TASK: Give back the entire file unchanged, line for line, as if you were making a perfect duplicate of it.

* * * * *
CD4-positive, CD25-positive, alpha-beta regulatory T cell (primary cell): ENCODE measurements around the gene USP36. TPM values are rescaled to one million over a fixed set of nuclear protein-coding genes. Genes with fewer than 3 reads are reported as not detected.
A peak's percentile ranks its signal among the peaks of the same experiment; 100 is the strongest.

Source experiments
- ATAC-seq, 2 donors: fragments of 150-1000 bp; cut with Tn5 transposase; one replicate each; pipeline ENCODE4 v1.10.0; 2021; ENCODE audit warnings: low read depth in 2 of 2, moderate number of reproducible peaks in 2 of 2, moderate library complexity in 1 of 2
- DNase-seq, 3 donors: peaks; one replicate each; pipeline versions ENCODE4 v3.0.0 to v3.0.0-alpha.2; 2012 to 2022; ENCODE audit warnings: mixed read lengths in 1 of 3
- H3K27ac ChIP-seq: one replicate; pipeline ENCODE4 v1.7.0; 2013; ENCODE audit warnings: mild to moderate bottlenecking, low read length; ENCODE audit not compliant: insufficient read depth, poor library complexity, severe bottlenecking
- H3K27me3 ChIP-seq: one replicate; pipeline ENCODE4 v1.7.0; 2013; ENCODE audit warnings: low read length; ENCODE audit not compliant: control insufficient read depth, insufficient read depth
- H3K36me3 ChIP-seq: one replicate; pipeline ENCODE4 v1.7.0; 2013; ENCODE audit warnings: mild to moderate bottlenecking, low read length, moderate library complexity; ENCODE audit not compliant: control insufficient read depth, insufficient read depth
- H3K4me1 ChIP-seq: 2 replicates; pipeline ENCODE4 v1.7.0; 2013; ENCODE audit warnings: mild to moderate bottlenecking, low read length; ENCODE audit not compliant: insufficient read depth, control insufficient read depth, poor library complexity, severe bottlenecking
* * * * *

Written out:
CD4-positive, CD25-positive, alpha-beta regulatory T cell (primary cell): ENCODE measurements around the gene USP36. TPM values are rescaled to one million over a fixed set of nuclear protein-coding genes. Genes with fewer than 3 reads are reported as not detected.
A peak's percentile ranks its signal among the peaks of the same experiment; 100 is the strongest.

Source experiments
- ATAC-seq, 2 donors: fragments of 150-1000 bp; cut with Tn5 transposase; one replicate each; pipeline ENCODE4 v1.10.0; 2021; ENCODE audit warnings: low read depth in 2 of 2, moderate number of reproducible peaks in 2 of 2, moderate library complexity in 1 of 2
- DNase-seq, 3 donors: peaks; one replicate each; pipeline versions ENCODE4 v3.0.0 to v3.0.0-alpha.2; 2012 to 2022; ENCODE audit warnings: mixed read lengths in 1 of 3
- H3K27ac ChIP-seq: one replicate; pipeline ENCODE4 v1.7.0; 2013; ENCODE audit warnings: mild to moderate bottlenecking, low read length; ENCODE audit not compliant: insufficient read depth, poor library complexity, severe bottlenecking
- H3K27me3 ChIP-seq: one replicate; pipeline ENCODE4 v1.7.0; 2013; ENCODE audit warnings: low read length; ENCODE audit not compliant: control insufficient read depth, insufficient read depth
- H3K36me3 ChIP-seq: one replicate; pipeline ENCODE4 v1.7.0; 2013; ENCODE audit warnings: mild to moderate bottlenecking, low read length, moderate library complexity; ENCODE audit not compliant: control insufficient read depth, insufficient read depth
- H3K4me1 ChIP-seq: 2 replicates; pipeline ENCODE4 v1.7.0; 2013; ENCODE audit warnings: mild to moderate bottlenecking, low read length; ENCODE audit not compliant: insufficient read depth, control insufficient read depth, poor library complexity, severe bottlenecking